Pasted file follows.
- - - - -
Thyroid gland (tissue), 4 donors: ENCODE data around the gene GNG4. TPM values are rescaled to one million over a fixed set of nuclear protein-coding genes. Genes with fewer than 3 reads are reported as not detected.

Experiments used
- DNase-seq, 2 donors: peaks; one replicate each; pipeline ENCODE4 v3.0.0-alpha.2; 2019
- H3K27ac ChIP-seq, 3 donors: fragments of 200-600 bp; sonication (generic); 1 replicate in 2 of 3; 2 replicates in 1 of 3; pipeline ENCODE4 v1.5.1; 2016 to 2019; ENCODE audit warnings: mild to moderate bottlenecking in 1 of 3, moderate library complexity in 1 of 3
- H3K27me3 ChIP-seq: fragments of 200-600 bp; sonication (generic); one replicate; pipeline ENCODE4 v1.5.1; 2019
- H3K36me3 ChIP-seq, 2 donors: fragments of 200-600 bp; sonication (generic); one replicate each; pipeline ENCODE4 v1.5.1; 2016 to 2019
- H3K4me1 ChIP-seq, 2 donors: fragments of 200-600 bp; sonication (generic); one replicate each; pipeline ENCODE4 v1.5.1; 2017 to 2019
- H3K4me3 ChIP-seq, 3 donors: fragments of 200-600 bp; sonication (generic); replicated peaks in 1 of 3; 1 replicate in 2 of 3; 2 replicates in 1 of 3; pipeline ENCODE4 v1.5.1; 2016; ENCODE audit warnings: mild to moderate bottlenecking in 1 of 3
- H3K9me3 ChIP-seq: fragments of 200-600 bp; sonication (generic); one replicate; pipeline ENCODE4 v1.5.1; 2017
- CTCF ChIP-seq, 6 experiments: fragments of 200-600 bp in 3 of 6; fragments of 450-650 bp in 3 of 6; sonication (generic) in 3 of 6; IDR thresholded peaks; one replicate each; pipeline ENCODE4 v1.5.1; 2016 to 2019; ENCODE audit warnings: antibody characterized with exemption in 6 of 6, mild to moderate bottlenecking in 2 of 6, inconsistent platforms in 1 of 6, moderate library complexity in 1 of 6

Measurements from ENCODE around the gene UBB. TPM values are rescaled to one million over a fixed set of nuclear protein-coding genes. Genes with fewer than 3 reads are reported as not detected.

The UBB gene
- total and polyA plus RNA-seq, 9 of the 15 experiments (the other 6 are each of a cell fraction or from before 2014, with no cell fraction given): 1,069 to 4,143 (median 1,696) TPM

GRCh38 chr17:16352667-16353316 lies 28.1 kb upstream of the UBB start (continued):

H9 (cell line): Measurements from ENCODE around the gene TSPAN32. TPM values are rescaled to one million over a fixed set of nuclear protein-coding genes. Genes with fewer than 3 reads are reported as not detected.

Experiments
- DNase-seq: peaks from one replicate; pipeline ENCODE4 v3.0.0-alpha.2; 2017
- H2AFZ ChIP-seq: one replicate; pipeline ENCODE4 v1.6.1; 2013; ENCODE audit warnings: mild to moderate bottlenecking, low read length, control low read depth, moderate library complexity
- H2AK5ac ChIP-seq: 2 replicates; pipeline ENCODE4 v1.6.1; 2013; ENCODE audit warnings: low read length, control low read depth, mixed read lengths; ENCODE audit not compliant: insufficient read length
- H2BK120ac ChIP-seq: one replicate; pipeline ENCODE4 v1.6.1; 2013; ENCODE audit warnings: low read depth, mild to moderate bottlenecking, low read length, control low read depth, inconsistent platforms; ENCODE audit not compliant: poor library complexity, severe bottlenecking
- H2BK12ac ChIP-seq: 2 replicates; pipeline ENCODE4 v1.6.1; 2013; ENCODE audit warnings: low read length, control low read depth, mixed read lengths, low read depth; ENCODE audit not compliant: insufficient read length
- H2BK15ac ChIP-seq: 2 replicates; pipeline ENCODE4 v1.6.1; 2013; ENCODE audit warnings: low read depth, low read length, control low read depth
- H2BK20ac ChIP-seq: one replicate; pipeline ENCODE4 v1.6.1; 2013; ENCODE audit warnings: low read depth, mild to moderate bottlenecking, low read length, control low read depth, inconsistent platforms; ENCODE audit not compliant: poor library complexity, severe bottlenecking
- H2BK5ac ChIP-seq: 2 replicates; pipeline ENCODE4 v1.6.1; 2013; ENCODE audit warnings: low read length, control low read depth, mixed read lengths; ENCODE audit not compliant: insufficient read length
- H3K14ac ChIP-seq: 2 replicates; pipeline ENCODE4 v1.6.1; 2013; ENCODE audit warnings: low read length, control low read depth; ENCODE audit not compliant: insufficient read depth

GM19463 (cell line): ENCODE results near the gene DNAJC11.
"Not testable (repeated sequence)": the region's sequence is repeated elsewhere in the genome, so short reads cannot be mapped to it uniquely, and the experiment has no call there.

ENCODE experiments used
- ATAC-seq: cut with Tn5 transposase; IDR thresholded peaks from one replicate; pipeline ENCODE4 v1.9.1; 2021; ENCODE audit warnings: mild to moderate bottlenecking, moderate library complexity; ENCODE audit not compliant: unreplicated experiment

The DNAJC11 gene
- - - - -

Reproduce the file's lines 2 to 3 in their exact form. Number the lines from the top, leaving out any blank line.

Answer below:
Experiments used
- DNase-seq, 2 donors: peaks; one replicate each; pipeline ENCODE4 v3.0.0-alpha.2; 2019